I've written before about Uber, the ride-sharing mobile app that connects users to a car with the push of a button. Naturally, the emergence of Uber has caused the taxi industry to panic--and try to sue to block the use of the service. A judge in Queens, however, essentially told the taxi industry to toughen up and get with the times if they wanted to stay in business, and dismissed a lawsuit against Uber.
From the New York Daily News:
Medallion taxis -- and not vehicles classified as black cars -- should be the only vehicles allowed to pick up passengers off the street, the firms argued.
But the judge rejected that argument.
“Any expectation that the (taxi) medallion would function as a shield against the rapid technological advances of the modern world would not have been reasonable," state Supreme Court Justice Allan Weiss wrote.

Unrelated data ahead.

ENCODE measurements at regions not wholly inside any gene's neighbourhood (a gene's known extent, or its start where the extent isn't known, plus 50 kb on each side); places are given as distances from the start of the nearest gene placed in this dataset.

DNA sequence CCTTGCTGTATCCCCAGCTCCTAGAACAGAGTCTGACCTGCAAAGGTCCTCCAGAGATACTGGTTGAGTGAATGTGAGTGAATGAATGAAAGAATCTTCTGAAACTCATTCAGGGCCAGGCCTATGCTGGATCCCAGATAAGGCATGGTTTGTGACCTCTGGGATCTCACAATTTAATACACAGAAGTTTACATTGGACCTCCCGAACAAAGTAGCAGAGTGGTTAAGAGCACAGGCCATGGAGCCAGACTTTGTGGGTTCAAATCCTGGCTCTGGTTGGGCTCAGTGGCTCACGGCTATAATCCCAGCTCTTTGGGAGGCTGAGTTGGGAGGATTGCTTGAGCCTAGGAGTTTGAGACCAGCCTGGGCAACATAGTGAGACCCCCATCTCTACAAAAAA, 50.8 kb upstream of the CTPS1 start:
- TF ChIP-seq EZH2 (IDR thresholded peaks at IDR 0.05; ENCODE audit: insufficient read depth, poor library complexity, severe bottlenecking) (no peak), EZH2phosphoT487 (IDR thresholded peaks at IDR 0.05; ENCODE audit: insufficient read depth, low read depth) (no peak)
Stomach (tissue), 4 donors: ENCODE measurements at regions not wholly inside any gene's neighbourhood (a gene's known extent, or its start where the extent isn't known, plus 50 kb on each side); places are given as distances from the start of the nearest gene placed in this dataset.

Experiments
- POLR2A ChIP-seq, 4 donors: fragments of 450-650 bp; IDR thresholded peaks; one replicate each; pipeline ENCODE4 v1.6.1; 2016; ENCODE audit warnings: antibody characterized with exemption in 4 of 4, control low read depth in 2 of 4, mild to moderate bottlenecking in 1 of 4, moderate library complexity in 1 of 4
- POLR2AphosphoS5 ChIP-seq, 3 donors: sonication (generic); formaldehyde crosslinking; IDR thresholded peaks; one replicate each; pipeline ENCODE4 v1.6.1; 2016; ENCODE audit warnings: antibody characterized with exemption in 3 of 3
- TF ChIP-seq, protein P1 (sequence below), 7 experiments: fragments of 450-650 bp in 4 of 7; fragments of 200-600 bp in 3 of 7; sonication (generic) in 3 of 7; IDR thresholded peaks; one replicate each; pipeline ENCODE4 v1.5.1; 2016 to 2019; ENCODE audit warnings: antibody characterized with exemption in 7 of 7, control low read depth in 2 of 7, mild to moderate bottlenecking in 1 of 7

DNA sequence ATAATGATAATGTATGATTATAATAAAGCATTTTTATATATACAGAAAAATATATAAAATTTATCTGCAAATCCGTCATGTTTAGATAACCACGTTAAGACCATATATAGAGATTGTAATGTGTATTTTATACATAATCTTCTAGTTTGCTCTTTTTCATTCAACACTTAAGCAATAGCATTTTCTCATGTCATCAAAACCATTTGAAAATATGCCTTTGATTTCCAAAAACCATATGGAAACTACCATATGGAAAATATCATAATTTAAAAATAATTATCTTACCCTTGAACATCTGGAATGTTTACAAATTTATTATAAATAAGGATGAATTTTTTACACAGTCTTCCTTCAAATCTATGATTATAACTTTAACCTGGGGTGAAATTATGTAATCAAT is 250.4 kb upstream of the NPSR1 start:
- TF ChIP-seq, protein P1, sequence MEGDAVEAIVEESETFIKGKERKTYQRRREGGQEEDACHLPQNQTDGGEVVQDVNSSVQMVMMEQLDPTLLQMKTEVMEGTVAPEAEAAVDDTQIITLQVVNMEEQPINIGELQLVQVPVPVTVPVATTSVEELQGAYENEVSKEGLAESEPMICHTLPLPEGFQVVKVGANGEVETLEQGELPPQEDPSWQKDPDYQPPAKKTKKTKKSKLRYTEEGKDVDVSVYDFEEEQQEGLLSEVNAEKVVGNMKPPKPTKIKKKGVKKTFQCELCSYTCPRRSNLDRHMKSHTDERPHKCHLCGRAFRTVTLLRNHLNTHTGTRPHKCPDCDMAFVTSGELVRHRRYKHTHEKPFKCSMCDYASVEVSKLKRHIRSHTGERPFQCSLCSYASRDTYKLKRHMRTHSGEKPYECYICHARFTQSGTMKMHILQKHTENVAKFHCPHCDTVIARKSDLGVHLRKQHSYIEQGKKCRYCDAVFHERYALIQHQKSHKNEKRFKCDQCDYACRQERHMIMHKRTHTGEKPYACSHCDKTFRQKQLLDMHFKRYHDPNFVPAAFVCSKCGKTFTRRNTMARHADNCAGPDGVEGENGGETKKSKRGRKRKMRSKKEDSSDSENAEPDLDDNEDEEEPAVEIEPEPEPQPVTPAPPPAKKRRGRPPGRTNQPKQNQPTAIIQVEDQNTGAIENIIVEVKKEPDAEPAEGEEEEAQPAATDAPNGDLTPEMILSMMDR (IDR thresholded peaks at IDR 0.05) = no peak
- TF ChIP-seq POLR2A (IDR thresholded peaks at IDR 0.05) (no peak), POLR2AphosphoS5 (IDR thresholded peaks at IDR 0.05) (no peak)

The city taxi agency called the ruling a win for the riding public.
“Passengers will remain free to continue to enjoy the many transportation options available to them, whether new, more traditional, or both,” said TLC Chair Meera Joshi.
In some cities, Uber has been credited with reducing drunk driving arrests and fatalities. Uber has expanded taxi access in locations that were under-served by traditional taxi companies. This is a good thing. The taxi industry has enjoyed a monopoly for far too long--it's time for them to step up and embrace changes in the market, just as any other industry would.